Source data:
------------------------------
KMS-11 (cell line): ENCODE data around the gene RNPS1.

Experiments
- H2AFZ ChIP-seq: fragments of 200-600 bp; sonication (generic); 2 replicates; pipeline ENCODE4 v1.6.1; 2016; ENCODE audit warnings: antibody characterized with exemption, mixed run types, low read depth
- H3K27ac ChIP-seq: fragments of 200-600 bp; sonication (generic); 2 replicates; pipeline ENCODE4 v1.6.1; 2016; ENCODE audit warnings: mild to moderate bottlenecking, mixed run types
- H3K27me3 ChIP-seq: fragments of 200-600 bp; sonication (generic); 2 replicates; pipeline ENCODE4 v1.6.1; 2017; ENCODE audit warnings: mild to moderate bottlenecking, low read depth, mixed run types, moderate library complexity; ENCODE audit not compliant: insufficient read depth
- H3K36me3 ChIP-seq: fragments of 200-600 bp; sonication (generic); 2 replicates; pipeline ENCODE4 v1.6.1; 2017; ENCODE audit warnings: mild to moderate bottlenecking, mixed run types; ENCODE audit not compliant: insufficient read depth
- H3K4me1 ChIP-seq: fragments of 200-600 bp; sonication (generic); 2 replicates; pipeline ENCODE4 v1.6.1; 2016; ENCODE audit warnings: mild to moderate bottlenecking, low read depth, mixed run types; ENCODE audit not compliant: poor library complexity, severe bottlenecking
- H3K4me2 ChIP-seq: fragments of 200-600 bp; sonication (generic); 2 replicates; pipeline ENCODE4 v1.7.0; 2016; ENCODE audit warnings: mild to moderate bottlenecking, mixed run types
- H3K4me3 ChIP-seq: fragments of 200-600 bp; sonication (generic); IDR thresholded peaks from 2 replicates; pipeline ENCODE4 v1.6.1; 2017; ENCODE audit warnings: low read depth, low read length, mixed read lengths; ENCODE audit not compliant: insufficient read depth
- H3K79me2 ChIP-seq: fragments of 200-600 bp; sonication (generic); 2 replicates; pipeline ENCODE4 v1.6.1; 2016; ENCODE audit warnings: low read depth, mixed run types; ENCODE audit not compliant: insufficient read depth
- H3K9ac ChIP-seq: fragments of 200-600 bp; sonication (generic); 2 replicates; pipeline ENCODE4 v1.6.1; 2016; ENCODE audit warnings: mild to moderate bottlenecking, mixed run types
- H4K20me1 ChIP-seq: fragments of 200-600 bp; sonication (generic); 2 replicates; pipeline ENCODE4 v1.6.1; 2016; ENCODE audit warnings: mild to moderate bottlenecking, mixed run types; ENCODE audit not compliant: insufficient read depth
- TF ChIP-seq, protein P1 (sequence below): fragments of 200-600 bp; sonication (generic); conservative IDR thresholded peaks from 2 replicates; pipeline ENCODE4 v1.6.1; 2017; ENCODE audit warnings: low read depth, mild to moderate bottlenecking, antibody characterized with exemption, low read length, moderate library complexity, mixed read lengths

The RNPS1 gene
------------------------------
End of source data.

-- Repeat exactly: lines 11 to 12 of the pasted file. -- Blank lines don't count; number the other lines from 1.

- H3K9ac ChIP-seq: fragments of 200-600 bp; sonication (generic); 2 replicates; pipeline ENCODE4 v1.6.1; 2016; ENCODE audit warnings: mild to moderate bottlenecking, mixed run types
- H4K20me1 ChIP-seq: fragments of 200-600 bp; sonication (generic); 2 replicates; pipeline ENCODE4 v1.6.1; 2016; ENCODE audit warnings: mild to moderate bottlenecking, mixed run types; ENCODE audit not compliant: insufficient read depth